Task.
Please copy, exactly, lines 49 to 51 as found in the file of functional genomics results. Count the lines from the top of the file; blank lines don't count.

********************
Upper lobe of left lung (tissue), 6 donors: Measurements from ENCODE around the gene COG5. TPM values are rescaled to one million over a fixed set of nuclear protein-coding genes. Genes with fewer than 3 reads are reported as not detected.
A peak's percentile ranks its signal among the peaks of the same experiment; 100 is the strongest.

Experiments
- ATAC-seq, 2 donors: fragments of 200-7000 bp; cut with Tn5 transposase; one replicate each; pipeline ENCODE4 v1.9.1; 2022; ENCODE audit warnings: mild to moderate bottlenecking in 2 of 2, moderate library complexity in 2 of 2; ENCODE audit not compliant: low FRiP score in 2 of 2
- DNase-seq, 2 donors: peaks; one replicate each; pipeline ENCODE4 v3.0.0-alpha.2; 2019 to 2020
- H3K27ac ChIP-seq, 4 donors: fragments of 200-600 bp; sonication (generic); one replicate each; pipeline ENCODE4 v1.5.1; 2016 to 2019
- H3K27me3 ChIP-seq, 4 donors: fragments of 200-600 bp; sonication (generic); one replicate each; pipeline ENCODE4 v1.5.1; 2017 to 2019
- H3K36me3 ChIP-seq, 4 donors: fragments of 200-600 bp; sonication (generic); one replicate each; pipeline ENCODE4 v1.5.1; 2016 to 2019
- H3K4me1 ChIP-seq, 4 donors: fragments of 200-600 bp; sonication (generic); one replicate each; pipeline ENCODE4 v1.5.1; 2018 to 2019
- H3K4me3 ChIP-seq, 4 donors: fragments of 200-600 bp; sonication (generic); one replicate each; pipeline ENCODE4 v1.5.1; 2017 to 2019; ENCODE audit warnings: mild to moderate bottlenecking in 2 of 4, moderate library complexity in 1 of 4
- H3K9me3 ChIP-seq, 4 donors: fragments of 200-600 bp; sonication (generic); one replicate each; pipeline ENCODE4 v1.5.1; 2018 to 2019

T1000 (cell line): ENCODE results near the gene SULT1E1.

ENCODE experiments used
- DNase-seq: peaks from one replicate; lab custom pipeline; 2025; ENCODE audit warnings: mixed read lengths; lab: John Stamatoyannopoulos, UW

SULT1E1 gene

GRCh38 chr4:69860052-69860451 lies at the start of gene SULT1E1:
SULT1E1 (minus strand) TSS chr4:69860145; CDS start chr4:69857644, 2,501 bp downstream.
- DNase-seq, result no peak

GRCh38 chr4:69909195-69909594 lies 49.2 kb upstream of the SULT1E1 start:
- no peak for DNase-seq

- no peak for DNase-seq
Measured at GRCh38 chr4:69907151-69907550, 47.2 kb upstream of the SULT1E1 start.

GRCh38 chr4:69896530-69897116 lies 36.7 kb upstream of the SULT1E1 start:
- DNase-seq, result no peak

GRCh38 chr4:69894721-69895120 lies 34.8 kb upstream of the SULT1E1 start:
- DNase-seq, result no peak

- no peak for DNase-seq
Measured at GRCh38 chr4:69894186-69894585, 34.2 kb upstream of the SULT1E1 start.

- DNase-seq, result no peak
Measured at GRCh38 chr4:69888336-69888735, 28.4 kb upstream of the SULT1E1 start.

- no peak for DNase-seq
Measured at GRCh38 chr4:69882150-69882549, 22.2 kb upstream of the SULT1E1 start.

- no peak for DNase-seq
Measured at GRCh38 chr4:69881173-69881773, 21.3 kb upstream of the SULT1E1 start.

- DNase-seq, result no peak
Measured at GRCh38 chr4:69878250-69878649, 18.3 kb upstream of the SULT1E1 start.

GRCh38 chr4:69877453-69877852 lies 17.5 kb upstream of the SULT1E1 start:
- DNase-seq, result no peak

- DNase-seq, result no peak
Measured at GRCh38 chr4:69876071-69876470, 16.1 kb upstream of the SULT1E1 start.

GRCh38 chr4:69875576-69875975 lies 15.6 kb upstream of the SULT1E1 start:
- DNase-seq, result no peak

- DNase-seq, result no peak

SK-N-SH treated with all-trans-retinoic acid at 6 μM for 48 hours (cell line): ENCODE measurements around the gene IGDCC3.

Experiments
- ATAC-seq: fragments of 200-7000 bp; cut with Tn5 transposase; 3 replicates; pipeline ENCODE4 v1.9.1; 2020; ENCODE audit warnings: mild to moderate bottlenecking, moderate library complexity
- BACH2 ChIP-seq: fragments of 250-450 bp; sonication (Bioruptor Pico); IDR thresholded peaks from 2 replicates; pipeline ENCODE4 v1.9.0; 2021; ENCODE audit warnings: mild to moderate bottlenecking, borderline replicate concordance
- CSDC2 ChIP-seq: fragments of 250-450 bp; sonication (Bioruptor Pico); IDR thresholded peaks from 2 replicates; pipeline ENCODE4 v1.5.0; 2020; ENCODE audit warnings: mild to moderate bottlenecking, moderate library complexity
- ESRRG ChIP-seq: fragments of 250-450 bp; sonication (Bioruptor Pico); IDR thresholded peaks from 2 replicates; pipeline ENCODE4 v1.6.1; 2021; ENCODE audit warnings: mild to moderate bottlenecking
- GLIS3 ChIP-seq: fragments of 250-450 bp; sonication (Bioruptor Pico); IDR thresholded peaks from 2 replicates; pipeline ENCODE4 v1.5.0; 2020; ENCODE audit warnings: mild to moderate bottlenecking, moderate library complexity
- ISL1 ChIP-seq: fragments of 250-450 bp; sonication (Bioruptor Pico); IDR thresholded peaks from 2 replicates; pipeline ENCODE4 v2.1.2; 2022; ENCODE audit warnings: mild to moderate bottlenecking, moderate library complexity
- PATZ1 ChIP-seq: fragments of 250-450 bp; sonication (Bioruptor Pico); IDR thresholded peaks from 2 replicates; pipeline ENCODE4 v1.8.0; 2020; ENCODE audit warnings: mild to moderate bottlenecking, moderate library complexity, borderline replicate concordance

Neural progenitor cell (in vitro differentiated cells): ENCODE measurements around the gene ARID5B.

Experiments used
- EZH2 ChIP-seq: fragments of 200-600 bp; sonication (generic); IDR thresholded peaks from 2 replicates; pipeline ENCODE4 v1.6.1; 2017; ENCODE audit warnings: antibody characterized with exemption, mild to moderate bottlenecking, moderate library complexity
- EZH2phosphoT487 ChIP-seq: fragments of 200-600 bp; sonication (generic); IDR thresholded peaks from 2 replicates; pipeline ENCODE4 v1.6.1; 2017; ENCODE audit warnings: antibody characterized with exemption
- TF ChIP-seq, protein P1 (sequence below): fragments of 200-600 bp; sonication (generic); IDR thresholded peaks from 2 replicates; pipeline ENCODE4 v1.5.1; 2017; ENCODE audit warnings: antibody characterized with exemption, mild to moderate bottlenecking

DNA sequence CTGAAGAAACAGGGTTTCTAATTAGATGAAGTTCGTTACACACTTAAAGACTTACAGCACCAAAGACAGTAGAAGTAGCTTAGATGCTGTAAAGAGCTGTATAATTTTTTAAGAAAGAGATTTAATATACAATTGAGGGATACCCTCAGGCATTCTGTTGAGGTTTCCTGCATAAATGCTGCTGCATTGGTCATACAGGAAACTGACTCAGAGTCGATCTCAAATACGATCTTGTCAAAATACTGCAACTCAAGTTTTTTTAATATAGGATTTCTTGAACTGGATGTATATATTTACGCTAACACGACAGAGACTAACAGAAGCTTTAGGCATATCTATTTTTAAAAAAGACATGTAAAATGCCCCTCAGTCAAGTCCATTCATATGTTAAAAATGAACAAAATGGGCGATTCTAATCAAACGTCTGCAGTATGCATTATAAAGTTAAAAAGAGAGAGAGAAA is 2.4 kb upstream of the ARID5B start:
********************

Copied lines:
- ESRRG ChIP-seq: fragments of 250-450 bp; sonication (Bioruptor Pico); IDR thresholded peaks from 2 replicates; pipeline ENCODE4 v1.6.1; 2021; ENCODE audit warnings: mild to moderate bottlenecking
- GLIS3 ChIP-seq: fragments of 250-450 bp; sonication (Bioruptor Pico); IDR thresholded peaks from 2 replicates; pipeline ENCODE4 v1.5.0; 2020; ENCODE audit warnings: mild to moderate bottlenecking, moderate library complexity
- ISL1 ChIP-seq: fragments of 250-450 bp; sonication (Bioruptor Pico); IDR thresholded peaks from 2 replicates; pipeline ENCODE4 v2.1.2; 2022; ENCODE audit warnings: mild to moderate bottlenecking, moderate library complexity